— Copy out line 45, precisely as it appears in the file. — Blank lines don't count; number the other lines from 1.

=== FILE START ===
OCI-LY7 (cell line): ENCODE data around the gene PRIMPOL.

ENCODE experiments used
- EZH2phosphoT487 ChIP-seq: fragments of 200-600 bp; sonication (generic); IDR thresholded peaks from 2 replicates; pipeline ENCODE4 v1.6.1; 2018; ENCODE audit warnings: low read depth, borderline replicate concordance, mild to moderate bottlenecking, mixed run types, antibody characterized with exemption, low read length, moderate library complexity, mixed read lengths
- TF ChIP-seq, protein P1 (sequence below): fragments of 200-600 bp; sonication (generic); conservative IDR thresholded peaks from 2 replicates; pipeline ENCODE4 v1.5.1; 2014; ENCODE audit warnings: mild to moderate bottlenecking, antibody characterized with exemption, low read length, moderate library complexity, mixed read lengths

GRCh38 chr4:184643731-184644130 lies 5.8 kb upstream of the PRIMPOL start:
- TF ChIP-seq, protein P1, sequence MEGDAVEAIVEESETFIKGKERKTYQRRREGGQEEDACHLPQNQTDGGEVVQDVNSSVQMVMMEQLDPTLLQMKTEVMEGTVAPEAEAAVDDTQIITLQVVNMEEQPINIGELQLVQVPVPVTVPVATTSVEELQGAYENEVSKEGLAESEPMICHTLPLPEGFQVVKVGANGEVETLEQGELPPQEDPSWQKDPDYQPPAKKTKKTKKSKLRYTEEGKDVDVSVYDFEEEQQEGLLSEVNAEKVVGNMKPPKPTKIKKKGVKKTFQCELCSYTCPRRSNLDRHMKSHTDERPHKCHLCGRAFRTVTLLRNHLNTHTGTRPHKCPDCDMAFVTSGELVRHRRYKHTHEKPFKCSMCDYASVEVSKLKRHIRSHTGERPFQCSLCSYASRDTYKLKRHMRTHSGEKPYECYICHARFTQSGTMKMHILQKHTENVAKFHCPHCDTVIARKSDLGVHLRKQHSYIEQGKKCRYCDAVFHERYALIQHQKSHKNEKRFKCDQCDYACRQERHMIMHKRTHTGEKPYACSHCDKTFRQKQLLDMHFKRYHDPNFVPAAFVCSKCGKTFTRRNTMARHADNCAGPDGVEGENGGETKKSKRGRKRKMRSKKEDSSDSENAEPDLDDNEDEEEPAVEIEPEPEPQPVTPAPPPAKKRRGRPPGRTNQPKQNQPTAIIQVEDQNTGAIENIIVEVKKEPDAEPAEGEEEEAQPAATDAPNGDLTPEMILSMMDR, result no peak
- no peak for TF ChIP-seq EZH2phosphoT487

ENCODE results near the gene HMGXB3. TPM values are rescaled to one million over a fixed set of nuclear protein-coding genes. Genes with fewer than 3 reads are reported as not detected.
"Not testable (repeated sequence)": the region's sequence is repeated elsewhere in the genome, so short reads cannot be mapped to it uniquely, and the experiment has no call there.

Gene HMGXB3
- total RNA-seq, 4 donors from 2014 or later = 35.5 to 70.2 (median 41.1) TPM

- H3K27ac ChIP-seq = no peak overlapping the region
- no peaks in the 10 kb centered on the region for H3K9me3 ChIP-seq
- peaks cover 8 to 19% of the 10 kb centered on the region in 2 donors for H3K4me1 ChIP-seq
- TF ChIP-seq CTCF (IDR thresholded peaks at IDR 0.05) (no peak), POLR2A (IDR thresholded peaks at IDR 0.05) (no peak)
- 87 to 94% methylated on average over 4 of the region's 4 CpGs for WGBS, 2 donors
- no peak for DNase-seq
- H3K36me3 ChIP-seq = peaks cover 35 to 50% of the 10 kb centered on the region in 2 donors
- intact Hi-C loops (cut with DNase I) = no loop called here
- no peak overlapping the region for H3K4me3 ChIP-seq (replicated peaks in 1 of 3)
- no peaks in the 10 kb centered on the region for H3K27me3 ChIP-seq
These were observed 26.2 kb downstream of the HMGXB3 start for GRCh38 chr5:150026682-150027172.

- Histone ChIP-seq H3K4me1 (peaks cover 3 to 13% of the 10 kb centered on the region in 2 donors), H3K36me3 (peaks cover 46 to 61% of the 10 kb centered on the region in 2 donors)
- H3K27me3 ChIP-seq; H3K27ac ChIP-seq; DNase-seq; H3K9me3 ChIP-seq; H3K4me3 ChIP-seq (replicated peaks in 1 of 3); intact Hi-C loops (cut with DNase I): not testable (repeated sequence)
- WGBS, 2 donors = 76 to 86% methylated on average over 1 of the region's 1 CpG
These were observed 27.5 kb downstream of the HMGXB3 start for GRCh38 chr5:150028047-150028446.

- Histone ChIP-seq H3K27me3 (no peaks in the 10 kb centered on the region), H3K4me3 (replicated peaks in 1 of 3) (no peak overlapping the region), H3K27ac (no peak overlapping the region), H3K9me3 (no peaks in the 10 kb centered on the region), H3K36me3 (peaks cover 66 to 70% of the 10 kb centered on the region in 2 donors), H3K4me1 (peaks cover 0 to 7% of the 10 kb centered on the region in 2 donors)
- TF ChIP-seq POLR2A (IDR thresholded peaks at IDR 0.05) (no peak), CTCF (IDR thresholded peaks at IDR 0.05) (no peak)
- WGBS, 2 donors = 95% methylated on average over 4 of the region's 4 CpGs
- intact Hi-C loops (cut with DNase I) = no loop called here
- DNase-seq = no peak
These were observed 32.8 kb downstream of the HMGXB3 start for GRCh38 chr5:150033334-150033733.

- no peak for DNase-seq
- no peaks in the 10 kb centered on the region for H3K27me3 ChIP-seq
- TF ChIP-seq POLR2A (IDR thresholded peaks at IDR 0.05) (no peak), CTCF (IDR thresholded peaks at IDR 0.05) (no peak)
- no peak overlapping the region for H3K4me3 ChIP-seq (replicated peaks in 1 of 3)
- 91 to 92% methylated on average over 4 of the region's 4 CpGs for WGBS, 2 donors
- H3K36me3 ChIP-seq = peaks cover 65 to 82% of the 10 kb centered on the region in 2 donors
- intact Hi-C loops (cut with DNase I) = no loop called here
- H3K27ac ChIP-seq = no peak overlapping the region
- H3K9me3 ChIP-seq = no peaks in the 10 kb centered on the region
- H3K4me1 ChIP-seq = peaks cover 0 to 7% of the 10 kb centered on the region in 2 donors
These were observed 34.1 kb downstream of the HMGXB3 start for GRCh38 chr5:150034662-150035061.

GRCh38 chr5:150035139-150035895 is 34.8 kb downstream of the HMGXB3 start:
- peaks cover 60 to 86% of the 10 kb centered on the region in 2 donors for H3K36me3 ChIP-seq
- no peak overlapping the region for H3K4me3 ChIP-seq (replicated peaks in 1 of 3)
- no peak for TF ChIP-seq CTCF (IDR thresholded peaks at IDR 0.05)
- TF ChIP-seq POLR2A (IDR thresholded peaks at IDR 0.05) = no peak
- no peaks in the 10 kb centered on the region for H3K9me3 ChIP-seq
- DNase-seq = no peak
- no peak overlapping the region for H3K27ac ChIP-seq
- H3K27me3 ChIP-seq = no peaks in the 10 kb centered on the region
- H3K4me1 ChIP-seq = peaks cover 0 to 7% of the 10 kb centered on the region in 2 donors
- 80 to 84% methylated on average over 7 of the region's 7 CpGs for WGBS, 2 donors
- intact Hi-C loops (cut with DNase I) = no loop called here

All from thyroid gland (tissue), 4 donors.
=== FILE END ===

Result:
- peaks cover 60 to 86% of the 10 kb centered on the region in 2 donors for H3K36me3 ChIP-seq